US politicians stress commitment to peace in Northern Ireland

US politicians stress commitment to peace in Northern Ireland

SENIOR US politicians have written to President Joe Biden and to the Speaker of the British House of Lords John McFall reiterating their commitment to preserving the Good Friday Agreement.

The letters were issued by Bill Keating, Chairman of the US Foreign Affairs Committee’s Europe Subcommittee reports IrishCentral.

The letter to President Biden urges him to fill the currently empty position of Special Envoy to Northern Ireland. The position, seen by many as playing a key role in the peace negotiations leading to the Good Friday Agreement, is currently unoccupied.

The congressmen consider the position being left vacant as deleterious to the overall political situation in Northern Ireland, particularly as the Northern Ireland Protocol dilemma shows no sign of diminishing.

The last Special Envoy was Mick Mulvaney, former president Donald Trump's appointee. Previous occupiers of the position include George Mitchell, Richard Haass and Gary Hart.

The letter sent to President Biden by the congressmen last week states: "Mr. President, the Good Friday Agreement remains the framework to resolve the issues of today and to ensure peace and prosperity tomorrow.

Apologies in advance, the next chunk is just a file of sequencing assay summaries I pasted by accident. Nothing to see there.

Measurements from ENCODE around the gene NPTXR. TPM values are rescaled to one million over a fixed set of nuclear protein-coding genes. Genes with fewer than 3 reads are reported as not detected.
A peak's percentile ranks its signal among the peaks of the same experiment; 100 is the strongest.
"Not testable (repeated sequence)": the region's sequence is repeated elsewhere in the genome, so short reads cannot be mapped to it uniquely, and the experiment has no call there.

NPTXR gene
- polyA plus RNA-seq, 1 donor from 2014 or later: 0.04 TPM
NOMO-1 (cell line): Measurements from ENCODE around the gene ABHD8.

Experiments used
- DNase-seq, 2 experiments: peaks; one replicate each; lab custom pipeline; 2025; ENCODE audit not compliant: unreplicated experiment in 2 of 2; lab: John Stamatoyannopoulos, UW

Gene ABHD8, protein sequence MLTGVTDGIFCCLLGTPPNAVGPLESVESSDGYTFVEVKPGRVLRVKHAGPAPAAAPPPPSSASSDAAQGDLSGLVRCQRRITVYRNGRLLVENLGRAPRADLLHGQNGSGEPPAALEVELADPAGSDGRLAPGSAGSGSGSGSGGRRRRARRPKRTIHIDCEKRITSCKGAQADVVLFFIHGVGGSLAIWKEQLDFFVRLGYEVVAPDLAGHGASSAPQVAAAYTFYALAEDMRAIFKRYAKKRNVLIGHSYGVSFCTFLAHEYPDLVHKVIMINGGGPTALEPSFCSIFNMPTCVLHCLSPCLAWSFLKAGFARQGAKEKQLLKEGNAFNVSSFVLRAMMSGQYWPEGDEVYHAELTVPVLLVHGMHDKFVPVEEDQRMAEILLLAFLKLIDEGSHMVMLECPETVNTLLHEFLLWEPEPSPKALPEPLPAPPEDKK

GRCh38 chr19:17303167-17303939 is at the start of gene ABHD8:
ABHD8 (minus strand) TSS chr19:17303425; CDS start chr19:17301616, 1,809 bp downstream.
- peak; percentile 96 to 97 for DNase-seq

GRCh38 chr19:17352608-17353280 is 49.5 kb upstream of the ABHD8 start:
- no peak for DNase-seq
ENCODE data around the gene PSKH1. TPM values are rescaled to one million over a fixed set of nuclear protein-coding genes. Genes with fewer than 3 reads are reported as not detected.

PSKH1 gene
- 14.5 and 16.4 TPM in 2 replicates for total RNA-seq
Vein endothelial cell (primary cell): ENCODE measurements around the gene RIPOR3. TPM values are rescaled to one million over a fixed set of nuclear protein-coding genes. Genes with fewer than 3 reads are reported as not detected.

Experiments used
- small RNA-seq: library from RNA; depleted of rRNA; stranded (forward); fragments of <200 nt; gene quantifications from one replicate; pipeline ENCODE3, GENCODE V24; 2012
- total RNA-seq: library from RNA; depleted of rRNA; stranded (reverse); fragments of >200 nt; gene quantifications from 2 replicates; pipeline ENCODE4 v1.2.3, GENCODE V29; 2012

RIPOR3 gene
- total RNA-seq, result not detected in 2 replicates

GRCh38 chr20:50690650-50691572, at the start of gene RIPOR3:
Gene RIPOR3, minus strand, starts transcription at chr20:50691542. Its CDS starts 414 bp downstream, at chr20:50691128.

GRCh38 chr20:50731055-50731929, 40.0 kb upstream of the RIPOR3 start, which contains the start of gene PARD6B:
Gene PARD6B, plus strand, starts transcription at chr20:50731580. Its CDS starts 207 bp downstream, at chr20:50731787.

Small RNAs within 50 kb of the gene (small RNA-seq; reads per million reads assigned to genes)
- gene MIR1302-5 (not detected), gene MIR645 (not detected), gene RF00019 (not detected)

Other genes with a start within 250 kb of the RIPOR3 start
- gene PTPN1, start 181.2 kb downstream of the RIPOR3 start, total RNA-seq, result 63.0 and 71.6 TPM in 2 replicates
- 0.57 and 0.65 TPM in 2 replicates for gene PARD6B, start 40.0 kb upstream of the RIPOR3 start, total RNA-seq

"We strongly urge you, given your strong, resolute, and personal commitment to peace on the island of Ireland, to appoint a Special Envoy to continue the historical role of the U.S. in facilitating compromise and negotiations in Northern Ireland and to ensure peace and stability remain in Northern Ireland."

The letter to the House of Lords in London, from Chairman Keating and Subcommittee Ranking Member Brian Fitzpatrick, co-signed by 30 members of Congress — both Democrat and Republican — expresses disapproval of the Northern Ireland Troubles (Legacy and Reconciliation) Bill currently in its second reading in the House of Lords. The controversial legislation is aimed at ending Troubles legacy. The bill offers a conditional amnesty to those accused of killings and other Troubles-related crimes.

The US representatives point out that the legislation is opposed by political groups in Northern Ireland from across the political divide, and has been criticised by international human rights organisations as well as lawyers representing victims of the Troubles.

The letter from the US congressmen to the Speaker of the House of Lords puts forward the view: "We believe the Northern Ireland Troubles (Legacy and Reconciliation) Bill before the House of Lords threatens the progress achieved by

the Good Friday Agreement and undermines the human rights of all individuals impacted by violence and potential crimes committed during the Troubles.”

IrishCentral reports Chairman Keating saying last week: “These letters highlight the US commitment to peace in Northern Ireland.

"The appointment of a US Special Envoy to Northern Ireland is essential to the US’s role in upholding the Good Friday Agreement and would ensure the US will be able to act as a mediator. Furthermore, the consideration of alternative avenues for justice is essential for the peace and stability outlined by the Good Friday Agreement.”